A couple of weeks ago we visited her geneticist team. Honestly, they were of no help or comfort considering everything they told us we had already read. When they came into see her, they took her picture and asked if they could do a research paper on her. A parent dreams of their child succeeding in life and making the newspaper, winning an award, being successful in whatever they do. No parent should have to give permission for their child to be written about in a medical journal. When they asked us, Elizabeth and I just looked at each other. They left the room and we discussed it and decided that if helps another family who discovers this disorder, then it’s worth it.

Our geneticist told us that they won’t see us for another year. Once this heart situation is fixed, we’ll most likely get Reese a sleep study because most children with this syndrome have sleep apnea and need some type of help breathing at night. Once all of this is done, we just keep focusing on her development and watch her respiratory health. Pneumonia is the biggest worry for us this coming winter and we’ll have to keep a close eye on her vitals to avoid anymore visits to Kosair.

So that pretty much catches us up with our precious Reese McClain. With everything I’ve written these last few posts, I might not have painted the best picture of our situation. It’s not easy but I do want to make one thing clear. My wife and I are bible believing Christians and believe Reese is a gift from God. Everyone is made in God’s image and while we in our society don’t consider her normal, she is normal to God. He has a plan for all of us and his story is bigger than our own. Reese is part of that story and he has in trusted us with his daughter. It’s not easy to turn something like this over to God, especially for a control freak like me. Yet with each new setback, medicine, test, or worry, I pray to turn it all over to him because giving glory to him is all he wants.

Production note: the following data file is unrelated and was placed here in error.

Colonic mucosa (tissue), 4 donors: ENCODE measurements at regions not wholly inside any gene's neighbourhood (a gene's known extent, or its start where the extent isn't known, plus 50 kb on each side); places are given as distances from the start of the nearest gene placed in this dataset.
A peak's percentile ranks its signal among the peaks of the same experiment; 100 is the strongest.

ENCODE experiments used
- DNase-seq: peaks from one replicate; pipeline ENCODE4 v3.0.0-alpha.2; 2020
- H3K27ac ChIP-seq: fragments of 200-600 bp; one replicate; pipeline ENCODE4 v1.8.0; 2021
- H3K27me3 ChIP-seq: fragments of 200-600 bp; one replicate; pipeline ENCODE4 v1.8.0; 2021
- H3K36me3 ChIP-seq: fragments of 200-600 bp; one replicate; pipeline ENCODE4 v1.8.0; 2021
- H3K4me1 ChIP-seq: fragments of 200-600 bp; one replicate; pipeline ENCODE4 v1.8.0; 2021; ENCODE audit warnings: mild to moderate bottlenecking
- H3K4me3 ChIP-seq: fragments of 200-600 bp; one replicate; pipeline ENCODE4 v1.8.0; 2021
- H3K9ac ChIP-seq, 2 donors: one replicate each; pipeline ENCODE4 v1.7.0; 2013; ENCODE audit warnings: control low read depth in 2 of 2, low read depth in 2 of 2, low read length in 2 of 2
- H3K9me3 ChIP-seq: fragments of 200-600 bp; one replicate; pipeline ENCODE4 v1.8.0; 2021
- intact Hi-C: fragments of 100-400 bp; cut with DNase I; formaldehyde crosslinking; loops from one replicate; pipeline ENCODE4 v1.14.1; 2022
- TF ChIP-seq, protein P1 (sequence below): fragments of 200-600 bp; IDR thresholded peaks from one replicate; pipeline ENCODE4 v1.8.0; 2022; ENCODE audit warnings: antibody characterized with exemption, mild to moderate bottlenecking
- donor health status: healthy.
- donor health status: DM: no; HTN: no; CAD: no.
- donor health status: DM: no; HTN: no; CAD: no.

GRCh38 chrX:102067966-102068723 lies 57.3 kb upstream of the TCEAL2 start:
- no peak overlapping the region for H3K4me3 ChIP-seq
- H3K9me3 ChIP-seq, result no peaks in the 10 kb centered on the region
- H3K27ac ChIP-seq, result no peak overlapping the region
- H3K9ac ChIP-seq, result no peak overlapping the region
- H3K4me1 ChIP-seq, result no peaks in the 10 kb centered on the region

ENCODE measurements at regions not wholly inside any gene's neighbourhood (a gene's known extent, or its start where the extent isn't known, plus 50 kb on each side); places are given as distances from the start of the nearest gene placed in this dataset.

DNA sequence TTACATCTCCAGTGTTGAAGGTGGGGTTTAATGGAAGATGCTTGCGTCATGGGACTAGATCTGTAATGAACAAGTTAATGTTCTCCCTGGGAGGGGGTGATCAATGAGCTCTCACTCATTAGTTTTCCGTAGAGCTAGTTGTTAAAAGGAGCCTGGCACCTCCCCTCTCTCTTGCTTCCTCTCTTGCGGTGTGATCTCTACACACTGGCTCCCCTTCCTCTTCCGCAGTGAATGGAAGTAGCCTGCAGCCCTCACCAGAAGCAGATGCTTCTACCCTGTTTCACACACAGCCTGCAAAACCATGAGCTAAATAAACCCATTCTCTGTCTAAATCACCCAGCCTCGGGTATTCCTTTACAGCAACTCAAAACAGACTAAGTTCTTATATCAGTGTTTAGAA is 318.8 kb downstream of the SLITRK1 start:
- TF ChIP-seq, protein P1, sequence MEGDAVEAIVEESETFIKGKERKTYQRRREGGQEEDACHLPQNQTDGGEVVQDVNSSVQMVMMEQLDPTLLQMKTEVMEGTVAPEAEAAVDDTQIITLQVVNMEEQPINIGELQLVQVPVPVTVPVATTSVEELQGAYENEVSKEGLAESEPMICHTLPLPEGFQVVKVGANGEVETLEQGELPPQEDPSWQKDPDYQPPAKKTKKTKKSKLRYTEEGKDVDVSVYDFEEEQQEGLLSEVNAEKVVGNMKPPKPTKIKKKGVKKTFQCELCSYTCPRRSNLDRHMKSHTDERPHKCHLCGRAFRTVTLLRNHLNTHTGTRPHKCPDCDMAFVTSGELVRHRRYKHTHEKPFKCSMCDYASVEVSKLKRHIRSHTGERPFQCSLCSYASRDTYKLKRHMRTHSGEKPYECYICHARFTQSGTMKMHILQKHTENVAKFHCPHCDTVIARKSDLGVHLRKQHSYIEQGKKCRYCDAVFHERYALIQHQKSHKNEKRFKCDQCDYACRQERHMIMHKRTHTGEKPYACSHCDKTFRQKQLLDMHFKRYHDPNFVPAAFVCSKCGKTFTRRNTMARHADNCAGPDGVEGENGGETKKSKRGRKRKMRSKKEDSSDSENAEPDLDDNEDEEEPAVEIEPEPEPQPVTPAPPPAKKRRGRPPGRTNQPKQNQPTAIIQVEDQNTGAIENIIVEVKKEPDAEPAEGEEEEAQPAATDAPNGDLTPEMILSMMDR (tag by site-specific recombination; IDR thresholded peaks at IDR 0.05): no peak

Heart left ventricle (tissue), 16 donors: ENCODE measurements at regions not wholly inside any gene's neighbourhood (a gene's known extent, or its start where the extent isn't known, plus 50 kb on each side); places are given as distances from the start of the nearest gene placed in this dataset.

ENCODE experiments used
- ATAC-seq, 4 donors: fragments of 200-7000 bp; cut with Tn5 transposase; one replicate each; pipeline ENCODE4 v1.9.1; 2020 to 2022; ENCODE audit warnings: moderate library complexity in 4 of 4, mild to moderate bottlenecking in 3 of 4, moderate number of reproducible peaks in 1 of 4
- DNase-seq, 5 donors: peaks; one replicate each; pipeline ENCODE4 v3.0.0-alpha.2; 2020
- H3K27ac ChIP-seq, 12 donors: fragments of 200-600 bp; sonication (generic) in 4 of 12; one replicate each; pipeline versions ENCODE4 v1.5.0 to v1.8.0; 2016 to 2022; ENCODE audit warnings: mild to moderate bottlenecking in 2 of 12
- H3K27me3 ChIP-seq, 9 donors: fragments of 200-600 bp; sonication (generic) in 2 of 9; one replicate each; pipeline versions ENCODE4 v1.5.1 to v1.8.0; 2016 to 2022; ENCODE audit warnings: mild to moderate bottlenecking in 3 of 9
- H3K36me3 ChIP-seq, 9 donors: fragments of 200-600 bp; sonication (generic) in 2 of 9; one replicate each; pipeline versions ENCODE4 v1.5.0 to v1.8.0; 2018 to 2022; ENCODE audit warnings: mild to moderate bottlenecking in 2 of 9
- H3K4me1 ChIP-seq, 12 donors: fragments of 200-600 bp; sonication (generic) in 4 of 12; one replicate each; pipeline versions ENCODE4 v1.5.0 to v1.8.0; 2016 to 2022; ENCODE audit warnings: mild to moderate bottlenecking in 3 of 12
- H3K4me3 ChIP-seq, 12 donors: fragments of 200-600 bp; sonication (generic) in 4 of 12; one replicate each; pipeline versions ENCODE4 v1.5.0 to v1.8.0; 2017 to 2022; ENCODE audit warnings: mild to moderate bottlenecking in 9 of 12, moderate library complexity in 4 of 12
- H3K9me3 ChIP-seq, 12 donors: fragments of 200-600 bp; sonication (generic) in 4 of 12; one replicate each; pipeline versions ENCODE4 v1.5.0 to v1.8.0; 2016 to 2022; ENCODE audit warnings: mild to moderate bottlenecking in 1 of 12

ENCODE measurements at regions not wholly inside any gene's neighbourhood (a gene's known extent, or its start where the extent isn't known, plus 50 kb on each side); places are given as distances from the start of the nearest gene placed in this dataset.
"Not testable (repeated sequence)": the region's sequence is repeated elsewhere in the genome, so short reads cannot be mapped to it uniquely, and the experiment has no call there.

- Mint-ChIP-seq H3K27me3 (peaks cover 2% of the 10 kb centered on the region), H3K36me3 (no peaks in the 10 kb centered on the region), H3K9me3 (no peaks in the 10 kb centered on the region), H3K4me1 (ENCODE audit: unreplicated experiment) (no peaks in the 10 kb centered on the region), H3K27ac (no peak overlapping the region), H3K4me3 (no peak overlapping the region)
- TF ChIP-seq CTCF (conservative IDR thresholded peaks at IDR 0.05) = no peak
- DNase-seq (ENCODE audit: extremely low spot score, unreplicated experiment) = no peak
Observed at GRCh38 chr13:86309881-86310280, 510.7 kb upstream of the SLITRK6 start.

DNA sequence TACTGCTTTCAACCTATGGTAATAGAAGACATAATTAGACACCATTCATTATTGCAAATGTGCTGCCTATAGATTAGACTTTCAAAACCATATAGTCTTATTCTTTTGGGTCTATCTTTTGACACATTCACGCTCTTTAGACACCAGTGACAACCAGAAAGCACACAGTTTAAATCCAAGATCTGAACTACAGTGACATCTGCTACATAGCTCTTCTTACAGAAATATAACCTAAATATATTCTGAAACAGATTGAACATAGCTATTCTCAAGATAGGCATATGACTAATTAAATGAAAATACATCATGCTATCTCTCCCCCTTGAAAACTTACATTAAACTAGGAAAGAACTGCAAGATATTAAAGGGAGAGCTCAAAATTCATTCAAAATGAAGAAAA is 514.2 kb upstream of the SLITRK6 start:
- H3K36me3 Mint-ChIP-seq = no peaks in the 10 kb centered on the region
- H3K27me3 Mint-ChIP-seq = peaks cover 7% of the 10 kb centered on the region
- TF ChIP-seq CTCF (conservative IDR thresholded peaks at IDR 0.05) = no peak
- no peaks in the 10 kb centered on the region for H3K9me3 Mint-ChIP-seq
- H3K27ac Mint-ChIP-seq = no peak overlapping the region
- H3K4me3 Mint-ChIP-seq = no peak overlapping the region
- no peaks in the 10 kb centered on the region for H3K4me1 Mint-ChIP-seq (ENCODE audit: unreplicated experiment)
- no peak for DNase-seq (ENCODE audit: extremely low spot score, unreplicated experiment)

Thank you for reading our story and we appreciate everyone’s kind thoughts and prayers. Keep an eye out in this blog as I post more updates, news, pictures, and maybe even some fun randomness. God Bless.

Our Story Part 2

It was a Friday evening around 6:30 and I’ll never forget the phone ringing and the look on my wife’s face when she answered it. It was our neurologist and he should not have been calling us for any reason. He had received her genetic tests and they turned up a serious abnormality. She has what is called XQ28 duplication syndrome. This is a rare genetic disorder for children and even more rare for girls. We’ve been told she’s 1 of around 15 known girls who have the disorder. It’s more common in boys and they have it very severe with 100% of them having mental and phyisical disorders. The known girls is a range of issues but all still have mental and physical problems. What everyone seems to experience is low muscle tone, respiratory problems, eating issues, and an overall developmental delay. All of these we have experienced in abundance and will continue too.